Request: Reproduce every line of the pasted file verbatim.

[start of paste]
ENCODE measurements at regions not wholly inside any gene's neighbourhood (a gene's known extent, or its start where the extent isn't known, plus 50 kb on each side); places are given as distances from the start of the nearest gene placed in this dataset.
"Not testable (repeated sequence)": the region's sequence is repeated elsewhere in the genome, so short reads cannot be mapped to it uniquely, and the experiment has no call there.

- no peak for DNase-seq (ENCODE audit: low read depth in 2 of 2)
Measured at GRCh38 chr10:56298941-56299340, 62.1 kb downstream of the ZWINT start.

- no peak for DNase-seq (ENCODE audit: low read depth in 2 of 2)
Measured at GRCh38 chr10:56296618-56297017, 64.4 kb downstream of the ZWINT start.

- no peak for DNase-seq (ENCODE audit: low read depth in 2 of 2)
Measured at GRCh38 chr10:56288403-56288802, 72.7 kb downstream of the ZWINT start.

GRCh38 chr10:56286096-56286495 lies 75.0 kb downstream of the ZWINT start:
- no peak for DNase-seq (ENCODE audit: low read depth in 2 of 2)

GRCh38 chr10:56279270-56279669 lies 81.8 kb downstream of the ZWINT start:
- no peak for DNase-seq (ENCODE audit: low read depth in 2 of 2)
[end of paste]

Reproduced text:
ENCODE measurements at regions not wholly inside any gene's neighbourhood (a gene's known extent, or its start where the extent isn't known, plus 50 kb on each side); places are given as distances from the start of the nearest gene placed in this dataset.
"Not testable (repeated sequence)": the region's sequence is repeated elsewhere in the genome, so short reads cannot be mapped to it uniquely, and the experiment has no call there.

- no peak for DNase-seq (ENCODE audit: low read depth in 2 of 2)
Measured at GRCh38 chr10:56298941-56299340, 62.1 kb downstream of the ZWINT start.

- no peak for DNase-seq (ENCODE audit: low read depth in 2 of 2)
Measured at GRCh38 chr10:56296618-56297017, 64.4 kb downstream of the ZWINT start.

- no peak for DNase-seq (ENCODE audit: low read depth in 2 of 2)
Measured at GRCh38 chr10:56288403-56288802, 72.7 kb downstream of the ZWINT start.

GRCh38 chr10:56286096-56286495 lies 75.0 kb downstream of the ZWINT start:
- no peak for DNase-seq (ENCODE audit: low read depth in 2 of 2)

GRCh38 chr10:56279270-56279669 lies 81.8 kb downstream of the ZWINT start:
- no peak for DNase-seq (ENCODE audit: low read depth in 2 of 2)